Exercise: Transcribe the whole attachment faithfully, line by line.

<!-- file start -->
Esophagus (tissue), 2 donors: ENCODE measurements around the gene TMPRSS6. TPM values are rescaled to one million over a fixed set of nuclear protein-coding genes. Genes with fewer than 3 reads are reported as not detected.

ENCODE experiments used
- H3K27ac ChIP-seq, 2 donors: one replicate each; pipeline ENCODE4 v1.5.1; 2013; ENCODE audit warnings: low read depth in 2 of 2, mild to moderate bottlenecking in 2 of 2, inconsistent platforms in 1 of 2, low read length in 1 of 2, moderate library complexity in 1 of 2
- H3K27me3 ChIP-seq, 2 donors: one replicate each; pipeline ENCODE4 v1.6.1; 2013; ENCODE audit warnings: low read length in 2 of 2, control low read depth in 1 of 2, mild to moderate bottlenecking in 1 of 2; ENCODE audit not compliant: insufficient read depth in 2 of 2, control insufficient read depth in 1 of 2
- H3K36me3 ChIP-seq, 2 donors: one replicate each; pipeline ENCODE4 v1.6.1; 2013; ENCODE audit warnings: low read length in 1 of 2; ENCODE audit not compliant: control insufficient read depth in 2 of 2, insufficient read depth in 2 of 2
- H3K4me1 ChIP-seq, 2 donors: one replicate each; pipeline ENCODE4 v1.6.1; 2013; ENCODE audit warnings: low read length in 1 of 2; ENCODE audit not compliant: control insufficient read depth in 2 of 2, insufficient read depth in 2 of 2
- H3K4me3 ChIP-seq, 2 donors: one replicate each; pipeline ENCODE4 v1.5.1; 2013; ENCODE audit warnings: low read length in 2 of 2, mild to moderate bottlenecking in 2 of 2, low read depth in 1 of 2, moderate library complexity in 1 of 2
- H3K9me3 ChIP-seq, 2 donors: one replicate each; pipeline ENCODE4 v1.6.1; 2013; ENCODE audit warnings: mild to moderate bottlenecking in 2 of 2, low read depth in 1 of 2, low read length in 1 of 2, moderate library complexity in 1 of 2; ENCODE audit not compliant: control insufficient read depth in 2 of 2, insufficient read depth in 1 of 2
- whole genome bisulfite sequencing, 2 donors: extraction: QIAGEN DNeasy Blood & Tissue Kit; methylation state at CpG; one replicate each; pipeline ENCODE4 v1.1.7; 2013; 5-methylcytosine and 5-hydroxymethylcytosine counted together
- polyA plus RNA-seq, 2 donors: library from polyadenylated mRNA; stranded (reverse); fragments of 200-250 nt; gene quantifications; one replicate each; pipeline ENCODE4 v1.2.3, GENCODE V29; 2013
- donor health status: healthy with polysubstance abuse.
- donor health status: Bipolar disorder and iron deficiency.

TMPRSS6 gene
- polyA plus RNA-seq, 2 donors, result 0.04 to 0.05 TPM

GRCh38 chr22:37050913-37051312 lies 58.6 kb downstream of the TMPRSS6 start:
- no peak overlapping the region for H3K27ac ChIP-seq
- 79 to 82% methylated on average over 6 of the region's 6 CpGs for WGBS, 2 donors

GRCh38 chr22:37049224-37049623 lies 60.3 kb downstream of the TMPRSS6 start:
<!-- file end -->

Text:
Esophagus (tissue), 2 donors: ENCODE measurements around the gene TMPRSS6. TPM values are rescaled to one million over a fixed set of nuclear protein-coding genes. Genes with fewer than 3 reads are reported as not detected.

ENCODE experiments used
- H3K27ac ChIP-seq, 2 donors: one replicate each; pipeline ENCODE4 v1.5.1; 2013; ENCODE audit warnings: low read depth in 2 of 2, mild to moderate bottlenecking in 2 of 2, inconsistent platforms in 1 of 2, low read length in 1 of 2, moderate library complexity in 1 of 2
- H3K27me3 ChIP-seq, 2 donors: one replicate each; pipeline ENCODE4 v1.6.1; 2013; ENCODE audit warnings: low read length in 2 of 2, control low read depth in 1 of 2, mild to moderate bottlenecking in 1 of 2; ENCODE audit not compliant: insufficient read depth in 2 of 2, control insufficient read depth in 1 of 2
- H3K36me3 ChIP-seq, 2 donors: one replicate each; pipeline ENCODE4 v1.6.1; 2013; ENCODE audit warnings: low read length in 1 of 2; ENCODE audit not compliant: control insufficient read depth in 2 of 2, insufficient read depth in 2 of 2
- H3K4me1 ChIP-seq, 2 donors: one replicate each; pipeline ENCODE4 v1.6.1; 2013; ENCODE audit warnings: low read length in 1 of 2; ENCODE audit not compliant: control insufficient read depth in 2 of 2, insufficient read depth in 2 of 2
- H3K4me3 ChIP-seq, 2 donors: one replicate each; pipeline ENCODE4 v1.5.1; 2013; ENCODE audit warnings: low read length in 2 of 2, mild to moderate bottlenecking in 2 of 2, low read depth in 1 of 2, moderate library complexity in 1 of 2
- H3K9me3 ChIP-seq, 2 donors: one replicate each; pipeline ENCODE4 v1.6.1; 2013; ENCODE audit warnings: mild to moderate bottlenecking in 2 of 2, low read depth in 1 of 2, low read length in 1 of 2, moderate library complexity in 1 of 2; ENCODE audit not compliant: control insufficient read depth in 2 of 2, insufficient read depth in 1 of 2
- whole genome bisulfite sequencing, 2 donors: extraction: QIAGEN DNeasy Blood & Tissue Kit; methylation state at CpG; one replicate each; pipeline ENCODE4 v1.1.7; 2013; 5-methylcytosine and 5-hydroxymethylcytosine counted together
- polyA plus RNA-seq, 2 donors: library from polyadenylated mRNA; stranded (reverse); fragments of 200-250 nt; gene quantifications; one replicate each; pipeline ENCODE4 v1.2.3, GENCODE V29; 2013
- donor health status: healthy with polysubstance abuse.
- donor health status: Bipolar disorder and iron deficiency.

TMPRSS6 gene
- polyA plus RNA-seq, 2 donors, result 0.04 to 0.05 TPM

GRCh38 chr22:37050913-37051312 lies 58.6 kb downstream of the TMPRSS6 start:
- no peak overlapping the region for H3K27ac ChIP-seq
- 79 to 82% methylated on average over 6 of the region's 6 CpGs for WGBS, 2 donors

GRCh38 chr22:37049224-37049623 lies 60.3 kb downstream of the TMPRSS6 start: